Wheeler said he would like to see if the X-47B can perform well as our trained pilots when it comes to night, extreme crosswinds, rain and a faster moving carrier.

So far, that’s a question the Navy hasn’t answered, but Council on Foreign Relations scholar Micah Zenko says that since the Navy hasn’t set a firm deadline for when this drone program will be put into play, “they’ve built in time to take corrective actions with successive and more realistic flight tests.”

“Since the first drone flight, one enduring lesson is that they crash,” said Zenko, adding, “I suspect the first time manned aircraft took off and landed on carrier decks, that they had difficulties as well.”

But for some observers, risk is the name of the unmanned game.

“That is part of the very appeal of an unmanned system, you can take risks that you wouldn’t with a manned craft, including in testing,” said Peter W. Singer, director of the Center for 21st Century Security and Intelligence at the Brookings Institution and the author of Wired for War.

The question over who bears the cost of those risks has been at the center of some intense debate in recent years. The move to expand the military’s drone potential to include autonomous capabilities comes on the heels of President Obama’s May counterterrorism speech, in which many analysts understood the President to be advocating for a reduction in drone strikes and more stringent guidelines for when they do occur. Critics of the Obama administration’s policies have argued that there has been an overuse of drones across the Middle East, Afghanistan, and Pakistan that has caused extensive civilian deaths with little oversight.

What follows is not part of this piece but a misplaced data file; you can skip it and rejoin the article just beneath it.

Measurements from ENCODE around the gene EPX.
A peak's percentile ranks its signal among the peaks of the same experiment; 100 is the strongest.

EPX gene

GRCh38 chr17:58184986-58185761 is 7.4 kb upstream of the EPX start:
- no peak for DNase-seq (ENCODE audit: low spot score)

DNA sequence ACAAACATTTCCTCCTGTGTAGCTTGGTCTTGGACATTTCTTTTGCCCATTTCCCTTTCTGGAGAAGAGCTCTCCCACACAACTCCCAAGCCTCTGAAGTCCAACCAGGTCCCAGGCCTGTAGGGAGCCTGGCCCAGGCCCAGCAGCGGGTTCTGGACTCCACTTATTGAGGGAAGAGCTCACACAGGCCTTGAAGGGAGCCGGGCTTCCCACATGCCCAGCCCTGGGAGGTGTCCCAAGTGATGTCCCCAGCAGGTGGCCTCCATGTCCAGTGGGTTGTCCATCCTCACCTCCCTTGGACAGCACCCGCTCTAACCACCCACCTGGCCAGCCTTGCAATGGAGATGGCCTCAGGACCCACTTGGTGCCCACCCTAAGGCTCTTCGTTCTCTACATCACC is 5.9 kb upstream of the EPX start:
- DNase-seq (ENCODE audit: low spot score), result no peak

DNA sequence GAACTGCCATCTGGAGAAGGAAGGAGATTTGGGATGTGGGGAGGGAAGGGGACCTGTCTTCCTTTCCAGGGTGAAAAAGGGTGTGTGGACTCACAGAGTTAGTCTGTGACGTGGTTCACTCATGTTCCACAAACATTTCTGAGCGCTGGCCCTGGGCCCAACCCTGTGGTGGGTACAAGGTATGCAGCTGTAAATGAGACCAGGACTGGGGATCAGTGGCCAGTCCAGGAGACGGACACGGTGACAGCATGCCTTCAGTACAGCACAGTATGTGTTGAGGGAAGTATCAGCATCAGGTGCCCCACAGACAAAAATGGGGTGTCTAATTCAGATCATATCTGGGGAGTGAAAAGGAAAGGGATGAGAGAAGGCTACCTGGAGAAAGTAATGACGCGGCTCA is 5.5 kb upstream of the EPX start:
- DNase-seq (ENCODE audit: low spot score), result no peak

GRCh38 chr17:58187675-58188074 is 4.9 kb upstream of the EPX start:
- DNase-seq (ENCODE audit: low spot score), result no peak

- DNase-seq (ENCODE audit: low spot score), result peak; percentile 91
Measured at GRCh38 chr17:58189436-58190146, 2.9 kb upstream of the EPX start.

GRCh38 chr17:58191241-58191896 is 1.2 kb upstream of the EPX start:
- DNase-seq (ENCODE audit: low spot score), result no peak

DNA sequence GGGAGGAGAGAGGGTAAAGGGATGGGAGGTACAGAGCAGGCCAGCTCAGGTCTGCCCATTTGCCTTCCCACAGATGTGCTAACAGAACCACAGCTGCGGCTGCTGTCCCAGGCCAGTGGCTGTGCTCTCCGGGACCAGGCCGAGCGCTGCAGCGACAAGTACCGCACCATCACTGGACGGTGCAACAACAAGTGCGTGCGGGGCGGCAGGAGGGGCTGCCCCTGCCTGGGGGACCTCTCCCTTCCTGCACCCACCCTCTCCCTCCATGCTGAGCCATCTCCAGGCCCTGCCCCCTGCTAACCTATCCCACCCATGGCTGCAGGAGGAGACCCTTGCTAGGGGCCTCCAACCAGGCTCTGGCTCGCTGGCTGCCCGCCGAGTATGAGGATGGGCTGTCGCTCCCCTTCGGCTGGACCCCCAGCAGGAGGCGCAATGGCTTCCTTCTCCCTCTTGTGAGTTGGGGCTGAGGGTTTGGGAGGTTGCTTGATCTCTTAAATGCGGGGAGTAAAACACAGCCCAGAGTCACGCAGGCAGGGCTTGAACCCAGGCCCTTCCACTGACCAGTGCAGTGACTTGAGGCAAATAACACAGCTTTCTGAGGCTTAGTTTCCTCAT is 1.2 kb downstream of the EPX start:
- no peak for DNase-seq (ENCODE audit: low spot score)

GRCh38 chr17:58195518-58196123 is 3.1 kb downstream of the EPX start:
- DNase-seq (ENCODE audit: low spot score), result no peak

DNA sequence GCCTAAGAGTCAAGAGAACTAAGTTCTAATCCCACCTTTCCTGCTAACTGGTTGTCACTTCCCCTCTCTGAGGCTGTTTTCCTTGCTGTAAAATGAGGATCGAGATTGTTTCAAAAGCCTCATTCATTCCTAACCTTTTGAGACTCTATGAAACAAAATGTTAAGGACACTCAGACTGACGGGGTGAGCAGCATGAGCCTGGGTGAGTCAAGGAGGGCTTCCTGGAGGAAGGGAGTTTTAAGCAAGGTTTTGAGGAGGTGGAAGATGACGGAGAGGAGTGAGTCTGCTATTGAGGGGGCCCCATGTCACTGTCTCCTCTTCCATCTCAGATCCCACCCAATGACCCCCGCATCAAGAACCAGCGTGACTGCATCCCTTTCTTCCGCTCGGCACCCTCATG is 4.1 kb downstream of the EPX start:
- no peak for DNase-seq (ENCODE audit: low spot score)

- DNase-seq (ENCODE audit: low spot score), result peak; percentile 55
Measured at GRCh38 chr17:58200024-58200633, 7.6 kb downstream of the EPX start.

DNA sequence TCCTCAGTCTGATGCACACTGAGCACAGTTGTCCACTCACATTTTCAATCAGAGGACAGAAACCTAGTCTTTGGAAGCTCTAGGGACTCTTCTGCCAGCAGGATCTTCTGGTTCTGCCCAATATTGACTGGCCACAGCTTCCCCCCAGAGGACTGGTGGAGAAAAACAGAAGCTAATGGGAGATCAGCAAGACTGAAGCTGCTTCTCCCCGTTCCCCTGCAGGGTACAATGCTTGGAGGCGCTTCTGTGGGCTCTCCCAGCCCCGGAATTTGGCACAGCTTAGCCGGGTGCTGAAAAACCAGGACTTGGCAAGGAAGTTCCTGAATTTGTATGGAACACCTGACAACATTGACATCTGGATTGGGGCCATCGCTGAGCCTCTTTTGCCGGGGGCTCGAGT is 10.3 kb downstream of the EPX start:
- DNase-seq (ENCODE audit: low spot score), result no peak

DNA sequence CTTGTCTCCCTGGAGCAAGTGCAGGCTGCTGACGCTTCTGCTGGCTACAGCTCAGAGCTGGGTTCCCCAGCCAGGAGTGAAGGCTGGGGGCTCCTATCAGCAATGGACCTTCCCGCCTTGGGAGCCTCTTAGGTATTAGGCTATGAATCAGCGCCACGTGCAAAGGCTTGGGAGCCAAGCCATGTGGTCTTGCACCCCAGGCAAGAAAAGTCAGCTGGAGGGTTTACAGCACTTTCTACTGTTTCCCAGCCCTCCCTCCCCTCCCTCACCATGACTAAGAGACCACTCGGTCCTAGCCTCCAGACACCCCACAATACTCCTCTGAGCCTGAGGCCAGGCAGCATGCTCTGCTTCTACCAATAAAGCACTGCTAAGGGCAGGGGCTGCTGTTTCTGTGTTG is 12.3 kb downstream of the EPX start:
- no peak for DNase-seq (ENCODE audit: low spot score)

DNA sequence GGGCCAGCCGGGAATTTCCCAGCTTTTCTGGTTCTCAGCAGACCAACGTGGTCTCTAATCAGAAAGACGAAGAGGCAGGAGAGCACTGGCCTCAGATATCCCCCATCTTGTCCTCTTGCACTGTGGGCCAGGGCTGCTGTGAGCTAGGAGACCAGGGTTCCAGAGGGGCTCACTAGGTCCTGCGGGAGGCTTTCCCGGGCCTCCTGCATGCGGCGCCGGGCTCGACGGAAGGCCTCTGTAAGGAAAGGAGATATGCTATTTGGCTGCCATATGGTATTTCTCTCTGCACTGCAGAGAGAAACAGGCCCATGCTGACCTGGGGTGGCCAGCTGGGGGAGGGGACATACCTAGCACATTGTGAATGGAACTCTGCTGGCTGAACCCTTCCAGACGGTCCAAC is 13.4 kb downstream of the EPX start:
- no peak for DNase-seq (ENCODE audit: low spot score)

While the president was addressing covert CIA operations in the May speech, the Navy will have to face some of the same ethical questions about combat when the potential for the loss of servicemen and women in battle is removed.

In other words, what keeps the U.S. military from acting irresponsibly when it can remove the risk of Americans? In the case of autonomous drones, not only are Americans removed from the battlefield and the air, but also the cockpit, forcing the question of who is responsible when things go wrong.

“Unmanned systems move the human role geographically, and then, as they become more autonomous, chronologically,” said Singer. “Humans are still involved, but in very different locales, times and ways.”

However, some of the enduring questions about the justification for war will remain, according to some analysts.

“We should always have the same criteria when it comes to acts of war, and we should always be asking ourselves, ‘Is the use of force justified?’” said Lawrence Korb of the Center for American Progress and former assistant secretary of defense under the Reagan administration.

Singer argues that the old legal values remain the same, but they will have have a tougher time in application as technology advances—and that this is nothing new.

“We have to thread not only doctrine questions, but also the legal ones,” said Singer, “Just like we did with past new technologies like the aero plane that Eugene Ely first flew off a warship a century ago.”